In the warm misty morning air, insects buzz and plants wave their hellos. I sit on the concrete urban campus of the University of Detroit, a half-hour before my first class in three years begins.
The clock tower, tall, majestic, with a face of Roman numbers, is a beacon of light, reminding us of the power of time. This minute, the next minute, all the minutes that gather to form a meaningful hour.
At 10, I will begin teaching Business Writing, a class I have not yet taught but which excites me, for when were any of us guided in the art of workplace communication? What a gift! To learn before you need to learn to avoid the missteps of light-quick hit-send communications that can make, or break, a career.
This is one of my passions: to teach that words matter.
In the early years of my adult life, I followed my heart. I loved to write so I wrote, staying up late many nights with agonizing stanzas and paragraphs my beloved partners.
And then, as life grew full, laden with relationships and responsibilities, I left the passion in the dark corners of the night and clung to the vision of money. Earn for a living, support my desires, and somewhere the passion left my purview.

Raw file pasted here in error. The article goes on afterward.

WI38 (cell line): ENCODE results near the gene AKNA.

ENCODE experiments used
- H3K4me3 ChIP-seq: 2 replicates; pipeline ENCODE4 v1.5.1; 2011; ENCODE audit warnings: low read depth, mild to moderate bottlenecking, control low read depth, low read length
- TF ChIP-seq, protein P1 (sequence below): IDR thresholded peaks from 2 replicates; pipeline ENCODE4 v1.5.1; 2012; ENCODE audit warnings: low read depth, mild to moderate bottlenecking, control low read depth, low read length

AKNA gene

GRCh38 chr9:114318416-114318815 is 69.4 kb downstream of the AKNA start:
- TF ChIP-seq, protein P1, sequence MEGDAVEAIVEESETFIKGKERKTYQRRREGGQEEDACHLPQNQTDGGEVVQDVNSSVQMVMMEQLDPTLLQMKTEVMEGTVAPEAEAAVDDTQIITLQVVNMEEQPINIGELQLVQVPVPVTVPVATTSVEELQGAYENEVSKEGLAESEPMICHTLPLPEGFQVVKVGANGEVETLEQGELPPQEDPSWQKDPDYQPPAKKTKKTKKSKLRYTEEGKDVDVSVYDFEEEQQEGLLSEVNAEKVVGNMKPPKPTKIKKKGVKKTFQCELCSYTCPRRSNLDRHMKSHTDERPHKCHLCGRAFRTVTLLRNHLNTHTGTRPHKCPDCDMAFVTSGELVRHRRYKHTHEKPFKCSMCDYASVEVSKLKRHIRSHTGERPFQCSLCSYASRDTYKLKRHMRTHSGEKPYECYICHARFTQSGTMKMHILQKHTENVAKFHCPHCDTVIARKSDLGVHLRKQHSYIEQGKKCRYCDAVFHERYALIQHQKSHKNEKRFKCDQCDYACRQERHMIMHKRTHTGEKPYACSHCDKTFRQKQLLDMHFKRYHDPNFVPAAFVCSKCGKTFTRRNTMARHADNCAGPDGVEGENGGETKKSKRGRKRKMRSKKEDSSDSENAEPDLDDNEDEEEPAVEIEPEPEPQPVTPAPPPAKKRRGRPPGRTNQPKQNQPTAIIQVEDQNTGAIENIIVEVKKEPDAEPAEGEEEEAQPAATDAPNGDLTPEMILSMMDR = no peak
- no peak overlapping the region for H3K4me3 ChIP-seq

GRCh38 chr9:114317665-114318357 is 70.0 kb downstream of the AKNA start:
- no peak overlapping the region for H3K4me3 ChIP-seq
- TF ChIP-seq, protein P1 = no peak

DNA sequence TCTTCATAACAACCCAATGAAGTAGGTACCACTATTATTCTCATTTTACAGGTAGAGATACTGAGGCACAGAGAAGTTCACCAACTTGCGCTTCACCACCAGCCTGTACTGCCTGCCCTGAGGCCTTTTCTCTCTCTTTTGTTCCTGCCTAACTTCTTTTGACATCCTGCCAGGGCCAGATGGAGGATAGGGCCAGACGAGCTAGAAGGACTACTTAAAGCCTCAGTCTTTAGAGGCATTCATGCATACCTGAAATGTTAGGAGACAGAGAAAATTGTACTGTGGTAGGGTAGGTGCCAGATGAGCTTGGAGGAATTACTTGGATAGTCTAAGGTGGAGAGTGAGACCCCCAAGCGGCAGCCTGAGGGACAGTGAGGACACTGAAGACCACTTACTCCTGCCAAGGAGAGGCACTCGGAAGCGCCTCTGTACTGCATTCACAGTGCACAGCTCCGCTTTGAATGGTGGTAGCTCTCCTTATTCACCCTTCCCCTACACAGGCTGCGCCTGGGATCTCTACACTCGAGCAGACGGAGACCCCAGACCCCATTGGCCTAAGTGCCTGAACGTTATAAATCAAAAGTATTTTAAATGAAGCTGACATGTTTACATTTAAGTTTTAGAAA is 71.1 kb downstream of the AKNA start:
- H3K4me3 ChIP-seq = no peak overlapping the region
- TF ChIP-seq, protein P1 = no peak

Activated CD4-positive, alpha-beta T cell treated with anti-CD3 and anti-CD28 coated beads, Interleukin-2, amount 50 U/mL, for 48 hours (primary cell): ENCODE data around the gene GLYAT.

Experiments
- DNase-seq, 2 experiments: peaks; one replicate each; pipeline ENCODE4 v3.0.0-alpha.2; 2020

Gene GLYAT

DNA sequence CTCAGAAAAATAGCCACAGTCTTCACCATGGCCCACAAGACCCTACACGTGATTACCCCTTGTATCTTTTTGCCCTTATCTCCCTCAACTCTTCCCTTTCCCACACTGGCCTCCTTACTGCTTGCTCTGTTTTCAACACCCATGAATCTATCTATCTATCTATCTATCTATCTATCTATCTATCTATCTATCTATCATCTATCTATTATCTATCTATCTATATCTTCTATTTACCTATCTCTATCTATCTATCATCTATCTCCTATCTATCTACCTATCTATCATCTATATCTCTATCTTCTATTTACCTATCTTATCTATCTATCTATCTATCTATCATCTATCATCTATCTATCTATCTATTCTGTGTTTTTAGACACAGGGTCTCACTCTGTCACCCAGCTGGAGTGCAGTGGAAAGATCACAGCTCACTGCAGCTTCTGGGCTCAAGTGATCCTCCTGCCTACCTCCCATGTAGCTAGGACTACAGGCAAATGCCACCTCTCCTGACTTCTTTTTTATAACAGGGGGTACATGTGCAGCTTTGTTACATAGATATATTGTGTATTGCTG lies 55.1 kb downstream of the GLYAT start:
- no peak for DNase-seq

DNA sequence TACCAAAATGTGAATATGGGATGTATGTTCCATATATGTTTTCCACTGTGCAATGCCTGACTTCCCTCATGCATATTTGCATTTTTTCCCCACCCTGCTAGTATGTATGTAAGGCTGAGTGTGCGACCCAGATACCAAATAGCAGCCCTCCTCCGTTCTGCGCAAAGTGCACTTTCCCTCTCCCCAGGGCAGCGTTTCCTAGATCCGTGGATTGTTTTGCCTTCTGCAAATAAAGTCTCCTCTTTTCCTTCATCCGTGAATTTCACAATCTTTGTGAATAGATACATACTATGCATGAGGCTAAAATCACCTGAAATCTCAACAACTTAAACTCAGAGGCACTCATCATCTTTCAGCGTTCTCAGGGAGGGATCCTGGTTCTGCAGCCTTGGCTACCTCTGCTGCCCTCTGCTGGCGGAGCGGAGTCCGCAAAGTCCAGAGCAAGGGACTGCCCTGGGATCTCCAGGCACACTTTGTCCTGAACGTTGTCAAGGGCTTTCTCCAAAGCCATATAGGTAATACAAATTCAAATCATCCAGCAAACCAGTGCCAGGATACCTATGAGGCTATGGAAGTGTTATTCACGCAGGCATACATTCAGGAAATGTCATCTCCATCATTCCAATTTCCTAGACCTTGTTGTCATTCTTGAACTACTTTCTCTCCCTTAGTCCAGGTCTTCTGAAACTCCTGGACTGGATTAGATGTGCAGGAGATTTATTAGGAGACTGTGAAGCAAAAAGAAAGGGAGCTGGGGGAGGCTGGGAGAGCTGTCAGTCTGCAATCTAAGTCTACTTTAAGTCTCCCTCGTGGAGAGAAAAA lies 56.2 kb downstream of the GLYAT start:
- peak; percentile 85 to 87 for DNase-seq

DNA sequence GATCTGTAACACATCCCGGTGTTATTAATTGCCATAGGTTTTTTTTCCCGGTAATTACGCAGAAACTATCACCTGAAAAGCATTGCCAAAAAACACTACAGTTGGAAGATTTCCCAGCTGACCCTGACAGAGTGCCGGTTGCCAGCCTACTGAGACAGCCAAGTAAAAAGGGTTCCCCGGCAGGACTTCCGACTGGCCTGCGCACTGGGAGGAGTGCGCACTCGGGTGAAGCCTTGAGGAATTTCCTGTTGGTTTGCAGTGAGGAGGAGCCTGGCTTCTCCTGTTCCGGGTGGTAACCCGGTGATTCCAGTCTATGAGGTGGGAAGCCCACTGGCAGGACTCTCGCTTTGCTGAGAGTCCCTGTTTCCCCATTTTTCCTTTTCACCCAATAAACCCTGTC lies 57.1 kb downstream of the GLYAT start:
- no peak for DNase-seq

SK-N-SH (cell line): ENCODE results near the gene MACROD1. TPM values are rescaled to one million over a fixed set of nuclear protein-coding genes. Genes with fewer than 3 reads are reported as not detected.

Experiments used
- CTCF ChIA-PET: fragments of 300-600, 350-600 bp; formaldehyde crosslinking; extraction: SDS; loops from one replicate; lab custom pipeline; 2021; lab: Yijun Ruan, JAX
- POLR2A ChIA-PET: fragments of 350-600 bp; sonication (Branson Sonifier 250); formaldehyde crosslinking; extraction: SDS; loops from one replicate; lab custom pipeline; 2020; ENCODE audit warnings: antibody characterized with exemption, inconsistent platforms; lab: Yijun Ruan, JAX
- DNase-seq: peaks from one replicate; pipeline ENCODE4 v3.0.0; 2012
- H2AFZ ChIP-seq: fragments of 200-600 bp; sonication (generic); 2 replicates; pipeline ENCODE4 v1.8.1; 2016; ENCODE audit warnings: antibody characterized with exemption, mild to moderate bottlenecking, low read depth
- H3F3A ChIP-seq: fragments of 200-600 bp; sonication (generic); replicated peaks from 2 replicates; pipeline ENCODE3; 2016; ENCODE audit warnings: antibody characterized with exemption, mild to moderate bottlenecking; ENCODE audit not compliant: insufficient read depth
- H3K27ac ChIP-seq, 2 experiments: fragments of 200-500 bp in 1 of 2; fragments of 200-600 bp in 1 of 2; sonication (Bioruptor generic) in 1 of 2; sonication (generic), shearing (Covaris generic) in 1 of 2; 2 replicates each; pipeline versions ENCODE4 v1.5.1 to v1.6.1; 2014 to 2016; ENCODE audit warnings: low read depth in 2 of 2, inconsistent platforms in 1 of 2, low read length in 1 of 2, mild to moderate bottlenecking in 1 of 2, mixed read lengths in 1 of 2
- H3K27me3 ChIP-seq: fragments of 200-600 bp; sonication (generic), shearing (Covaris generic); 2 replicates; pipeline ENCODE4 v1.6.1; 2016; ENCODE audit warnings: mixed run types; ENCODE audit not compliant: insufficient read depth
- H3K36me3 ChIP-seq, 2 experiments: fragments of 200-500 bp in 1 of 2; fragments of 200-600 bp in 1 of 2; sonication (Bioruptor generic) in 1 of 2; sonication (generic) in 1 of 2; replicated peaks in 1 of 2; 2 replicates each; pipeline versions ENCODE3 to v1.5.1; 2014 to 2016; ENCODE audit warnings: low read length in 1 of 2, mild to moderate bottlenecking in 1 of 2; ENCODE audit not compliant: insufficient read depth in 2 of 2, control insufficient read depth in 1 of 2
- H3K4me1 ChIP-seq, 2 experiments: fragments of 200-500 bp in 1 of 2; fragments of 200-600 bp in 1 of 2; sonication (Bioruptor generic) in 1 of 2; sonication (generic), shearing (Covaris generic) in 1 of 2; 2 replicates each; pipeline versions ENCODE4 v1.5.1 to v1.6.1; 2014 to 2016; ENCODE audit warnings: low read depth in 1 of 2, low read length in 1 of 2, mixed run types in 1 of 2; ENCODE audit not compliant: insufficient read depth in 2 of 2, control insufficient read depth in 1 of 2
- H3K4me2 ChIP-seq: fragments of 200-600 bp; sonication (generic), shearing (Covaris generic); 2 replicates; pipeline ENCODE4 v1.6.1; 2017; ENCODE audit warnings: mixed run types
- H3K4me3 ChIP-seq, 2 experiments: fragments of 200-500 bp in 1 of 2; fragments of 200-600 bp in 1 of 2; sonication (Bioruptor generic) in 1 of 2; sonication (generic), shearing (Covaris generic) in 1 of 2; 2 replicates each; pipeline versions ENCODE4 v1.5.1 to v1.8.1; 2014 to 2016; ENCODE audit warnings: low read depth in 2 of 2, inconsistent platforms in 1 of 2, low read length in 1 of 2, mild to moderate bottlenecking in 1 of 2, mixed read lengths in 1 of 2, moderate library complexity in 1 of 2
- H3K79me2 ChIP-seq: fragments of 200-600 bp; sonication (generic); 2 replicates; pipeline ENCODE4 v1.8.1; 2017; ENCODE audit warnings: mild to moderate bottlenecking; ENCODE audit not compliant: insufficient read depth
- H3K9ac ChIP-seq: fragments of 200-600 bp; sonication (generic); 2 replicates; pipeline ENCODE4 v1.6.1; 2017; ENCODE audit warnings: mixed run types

Enough of that.
I am going back to the heart of who I am. I am reclaiming my passion. I am stepping into my soul.
When we do our soul’s work, everything aligns. It all fits nicely. The time flies by in a rush of enthusiasm, and we collapse onto the bed at night, satisfied that we have done our job well.
That is where I am today. I stare at the clock tower, let the fingers of the breeze tickle my back, and eagerly look tok the third floor of the Briggs building where soon, I will stand before a group of ten students and talk with them honestly, from the heart, about our work for the next 15 weeks.
In a way, we are all teachers. Some of us for a living, some of us naturally in the course of our days.
Every moment is a lesson, a gift from me to you, imparting the wisdom of where I’ve been and what I’ve learned.
I have always told adolescents that I mentor that everybody likes to be asked for advice. Everybody likes to be an authority on something. And when we give them the dignity of that respect, we end up learning, too.
I am heading back into the classroom today, but I believe it will be more than me teaching a group of undergrads. I know in my heart that I will be learning every step of the way, and I hope I will come out of it better, stronger, wiser, too.